The royal disposition of that beast,
To prey on nothing that doth seem as dead.

- As you like it, A. 4, S. 3.
Under an oak, whose boughs were mofs'd with age,
And high top bald with dry antiquity, m.in .is
A wretched ragged man, o'ergrown
Lay sleeping on his back. As you like it, A. 4, S. 3.

Men are April when they woo, December when they wed: maids are May when they are maids, but the sky changes when they are wives... ..

- As you like it, A. 4, S. 1. When a man's verses cannot be understood, nor a man's good wit seconded with the forward child, understanding, it strikes a man more dead than a great reckoning in a little room.

.: As you like it, A. 3, S. 3. If ever I thank any man, I'll thank you : but that they call compliment, is like the encounter of two dog-apes.

As you like it, A. 2, S. 5a - Now 'tis odds beyond arithmetick; .,' And manhood is callid foolery, when it stands Against a falling fabrick. Coriolanus, A. 3, S. 1. A man of sovereign parts he is esteem'd: Well fitted in the arts, glorious in arms : . Nothing becomes him ill that he would well...

Love's Labour Loft, A. 2, S.

Man-how dearly ever parted,
Cannot make boast to have that which he hath,
Nor feels not what he owes, but by reflection;
As when his virtues shining upon others'
Heat them, and they retort that heat again
To the first giver. Troilus and Crefjda, A. 3, $. 3.

O strange men!
That can such sweet use make of what they hate,


When faucy trusting of the cozen'd thoughts
Defiles the pitchy night!

Áll's well that ends well, A. 4, S. 4
A most incomparable man; breath'd, as it were,
To an untirable and continuate goodness:
He paffes.

Timon of Athens, A. Í, Siri Smooth runs the water, where the brook is deepest; And in his simple fhew he harbours treason The fox barks not, when he would steal the lamb. No, no, iny fovereign; Gloster is a man .'1. Unfounded yet, and full of deep deceit.

Henry VI. P. 2, A. 3, S. Io

Plagues incident to men,
Your potent and infectious fevers heap
On Athens, ripe for stroke! thou cold sciatica,
Cripple our senators, that their limbs may halt -
As lamely as their manners!

Timon of Athens, A. 4; S. 1;

- He ne'er drinks ; '. But Timon's silver treads upon his lip; . .. And yet, (0, see the monstrousnefs of man, When he looks out in an ungrateful shape!). He does deny him. Timon of Athens, A. 3, S. 2. Timon will to the woods, where he shall find The unkindest beast more kinder than mankind. The gods confound (hear me, ye good gods all) The Athenians both within and out that wall ! And grant, as Timon grows, his hate may grow To the whole race of mankind; high; and low!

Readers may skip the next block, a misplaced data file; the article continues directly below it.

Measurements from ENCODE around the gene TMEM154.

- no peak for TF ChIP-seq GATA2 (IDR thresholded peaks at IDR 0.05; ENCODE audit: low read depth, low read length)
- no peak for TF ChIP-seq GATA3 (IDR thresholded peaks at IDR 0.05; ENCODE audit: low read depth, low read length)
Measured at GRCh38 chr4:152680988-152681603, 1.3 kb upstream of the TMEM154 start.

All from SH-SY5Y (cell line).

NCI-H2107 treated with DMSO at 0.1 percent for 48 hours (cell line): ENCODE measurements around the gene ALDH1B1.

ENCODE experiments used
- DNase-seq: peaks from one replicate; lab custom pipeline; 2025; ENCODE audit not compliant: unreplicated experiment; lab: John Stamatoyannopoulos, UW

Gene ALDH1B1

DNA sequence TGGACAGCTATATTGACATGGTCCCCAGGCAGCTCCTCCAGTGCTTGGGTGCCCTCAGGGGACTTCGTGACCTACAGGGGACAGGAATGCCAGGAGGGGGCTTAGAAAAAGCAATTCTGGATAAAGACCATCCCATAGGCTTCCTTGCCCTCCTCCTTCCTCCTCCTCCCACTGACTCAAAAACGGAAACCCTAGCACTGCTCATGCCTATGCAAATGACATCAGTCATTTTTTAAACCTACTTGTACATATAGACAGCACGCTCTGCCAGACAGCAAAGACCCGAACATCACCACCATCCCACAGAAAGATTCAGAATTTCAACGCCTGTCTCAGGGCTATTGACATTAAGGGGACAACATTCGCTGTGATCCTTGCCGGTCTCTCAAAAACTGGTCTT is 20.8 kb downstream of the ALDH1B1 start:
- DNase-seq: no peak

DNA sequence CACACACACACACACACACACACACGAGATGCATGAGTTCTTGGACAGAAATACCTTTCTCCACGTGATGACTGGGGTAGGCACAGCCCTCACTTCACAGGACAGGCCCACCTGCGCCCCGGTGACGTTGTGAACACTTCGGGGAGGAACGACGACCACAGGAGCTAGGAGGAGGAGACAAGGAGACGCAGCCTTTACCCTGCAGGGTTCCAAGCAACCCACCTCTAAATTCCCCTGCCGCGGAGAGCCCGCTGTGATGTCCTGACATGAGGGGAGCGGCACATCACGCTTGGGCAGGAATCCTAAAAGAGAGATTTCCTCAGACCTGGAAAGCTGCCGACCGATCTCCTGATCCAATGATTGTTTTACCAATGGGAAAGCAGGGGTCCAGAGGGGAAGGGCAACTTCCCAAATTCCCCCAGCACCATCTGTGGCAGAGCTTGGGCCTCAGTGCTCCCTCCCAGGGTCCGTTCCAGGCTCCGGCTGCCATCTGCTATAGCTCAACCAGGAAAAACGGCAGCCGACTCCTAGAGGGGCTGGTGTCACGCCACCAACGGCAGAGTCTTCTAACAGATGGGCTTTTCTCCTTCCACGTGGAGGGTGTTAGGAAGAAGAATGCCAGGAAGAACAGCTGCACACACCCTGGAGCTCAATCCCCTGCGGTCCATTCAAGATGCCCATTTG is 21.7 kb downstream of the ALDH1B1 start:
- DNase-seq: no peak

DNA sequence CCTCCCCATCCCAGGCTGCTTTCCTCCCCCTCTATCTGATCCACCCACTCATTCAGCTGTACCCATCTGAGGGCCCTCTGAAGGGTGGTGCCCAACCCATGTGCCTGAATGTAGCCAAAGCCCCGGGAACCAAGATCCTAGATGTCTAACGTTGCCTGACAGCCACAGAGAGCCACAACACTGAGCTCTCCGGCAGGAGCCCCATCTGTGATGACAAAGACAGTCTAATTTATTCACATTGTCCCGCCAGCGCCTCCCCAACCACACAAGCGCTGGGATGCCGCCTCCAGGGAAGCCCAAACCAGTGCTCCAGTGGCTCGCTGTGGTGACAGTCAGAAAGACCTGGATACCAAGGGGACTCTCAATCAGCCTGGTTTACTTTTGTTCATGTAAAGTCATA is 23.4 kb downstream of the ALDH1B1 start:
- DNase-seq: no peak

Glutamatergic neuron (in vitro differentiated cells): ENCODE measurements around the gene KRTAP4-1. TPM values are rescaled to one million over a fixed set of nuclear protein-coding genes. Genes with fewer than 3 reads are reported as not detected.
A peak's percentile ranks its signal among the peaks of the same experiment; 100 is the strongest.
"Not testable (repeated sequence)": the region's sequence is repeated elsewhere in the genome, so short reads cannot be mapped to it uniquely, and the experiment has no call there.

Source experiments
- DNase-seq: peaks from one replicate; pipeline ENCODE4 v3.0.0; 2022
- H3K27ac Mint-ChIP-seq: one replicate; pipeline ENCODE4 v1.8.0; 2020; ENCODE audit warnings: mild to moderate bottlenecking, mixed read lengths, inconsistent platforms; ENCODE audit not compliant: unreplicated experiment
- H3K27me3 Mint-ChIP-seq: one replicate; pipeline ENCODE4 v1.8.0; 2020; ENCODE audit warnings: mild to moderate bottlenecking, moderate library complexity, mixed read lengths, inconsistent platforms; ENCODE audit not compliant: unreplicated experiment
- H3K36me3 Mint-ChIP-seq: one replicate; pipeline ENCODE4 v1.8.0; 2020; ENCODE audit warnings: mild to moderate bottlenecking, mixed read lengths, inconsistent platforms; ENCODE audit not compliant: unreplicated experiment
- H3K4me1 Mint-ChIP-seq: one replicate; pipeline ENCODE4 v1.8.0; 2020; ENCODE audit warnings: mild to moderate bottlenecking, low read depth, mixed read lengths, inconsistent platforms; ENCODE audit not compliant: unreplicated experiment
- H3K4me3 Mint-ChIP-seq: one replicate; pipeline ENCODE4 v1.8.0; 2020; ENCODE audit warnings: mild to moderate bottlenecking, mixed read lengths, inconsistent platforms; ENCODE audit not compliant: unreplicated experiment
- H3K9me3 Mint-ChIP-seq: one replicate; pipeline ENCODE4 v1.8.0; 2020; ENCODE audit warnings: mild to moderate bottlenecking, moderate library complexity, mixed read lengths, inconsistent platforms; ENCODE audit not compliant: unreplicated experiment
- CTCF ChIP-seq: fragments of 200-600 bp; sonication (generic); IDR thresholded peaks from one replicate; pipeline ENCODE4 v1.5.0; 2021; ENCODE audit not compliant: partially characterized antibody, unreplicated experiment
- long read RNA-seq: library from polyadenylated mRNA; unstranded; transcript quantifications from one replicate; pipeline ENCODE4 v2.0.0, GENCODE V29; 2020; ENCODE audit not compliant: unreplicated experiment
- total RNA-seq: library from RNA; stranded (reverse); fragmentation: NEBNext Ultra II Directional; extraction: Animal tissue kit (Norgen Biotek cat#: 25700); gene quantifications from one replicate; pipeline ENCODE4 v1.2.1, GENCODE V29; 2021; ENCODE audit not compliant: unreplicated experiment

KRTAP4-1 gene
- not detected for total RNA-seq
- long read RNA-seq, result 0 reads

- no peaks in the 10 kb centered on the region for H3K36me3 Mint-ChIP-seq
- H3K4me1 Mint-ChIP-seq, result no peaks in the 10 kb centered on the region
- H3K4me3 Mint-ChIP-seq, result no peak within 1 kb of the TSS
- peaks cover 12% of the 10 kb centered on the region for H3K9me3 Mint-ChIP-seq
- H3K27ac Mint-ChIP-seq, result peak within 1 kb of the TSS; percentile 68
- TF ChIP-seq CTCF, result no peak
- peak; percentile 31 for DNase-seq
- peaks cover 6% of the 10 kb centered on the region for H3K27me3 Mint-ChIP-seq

'I Timon of Athens, A.4, S. I.

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* Let's levy men, and beat him back again.

Henry VI. P. 3, A. 4, S. 8. By heaven, I cannot flatter; I defy , The tongues of foothers; but a braver place In my heart's love, hath 'no man than yourself.

. . : Henry IV. P.1, A. 4, S. i. What! old acquaintance! could not all this flesh Keep in a little life: Poor Jack, farewell! I could have better fpar'd a better man.

Henry IV. P. 1, A. 5, S. 4 I tax not you, you elements, with unkindness, · I never gave you kingdoms, callid you children,

You owe me no subscription; why then let fall
Your horrible pleasure ; here I stand, your fave,
A poor, infirm, weak, and despis’d old man.

Lear; A. 3, S. 2. Is man no more than this ? Consider him well : thou owest the worm no filk, the beast no hide, the sheep no wool, the cat no perfume thou art the thing itself: unaccominodated man is no more but such a poor, bare, forked animal as thou art.

Lear, A. 3, S. 4. What's the matter? If it be summer news, Smile to't before : if winterly, thou need'st

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But keep that countenance ftill.-Speak man, thy er tongue

. 10 9 May take off some extreinity, which to read Would be even mortal to me.

Dietro Cymbeline, A. 3, S. 4. It hath been taught us from the primal state, That he, which is, was wish’d until he were; con And the ebb'd man, ne'er lov'd, till ne'er worth

3.2 love, ioni! Comes dear'd, by being lack'd.

Antony and Cleopatra, A. !, S. 4. A great man, I'll warrant; I know, by the picking on's teeth.

Winter's Tale, A. 4, S. 3. Vis - He cannot be a perfect man, Not being try'd, and tutor'd in the world.

Two Gentlemen of Verona, A. 1, S. 3. flow mit

Give me that man That is not passion's slave, and I will wear him In my heart's core, ay, in my heart of heart, As I do thee. Tom

Hamlet, A. 3, S. 2. What a piece of work is man! How noble in reason ! how infinite in faculties! in form, and moving, how express and admirable! in action, how like an angel! in apprehension, how like a god! the beauty of the world! the paragon of animals! And yet, to me, what is this quintessence of dust? bere illud at s ioon

Hamlet, A. 2, S. 2. o d

From his cradle, He was a scholar, and a ripe, and good one: Exceeding wise, fair spoken, and persuading Lofty and four, to them that lov'd him not; sty. But, to those men that fought him, sweet as summer; And, to add greater honours to his age n t Than man could give him, he dy'd, fearing God."

worar o se Henry VIII, A. 4, S, 2. UAB

- She

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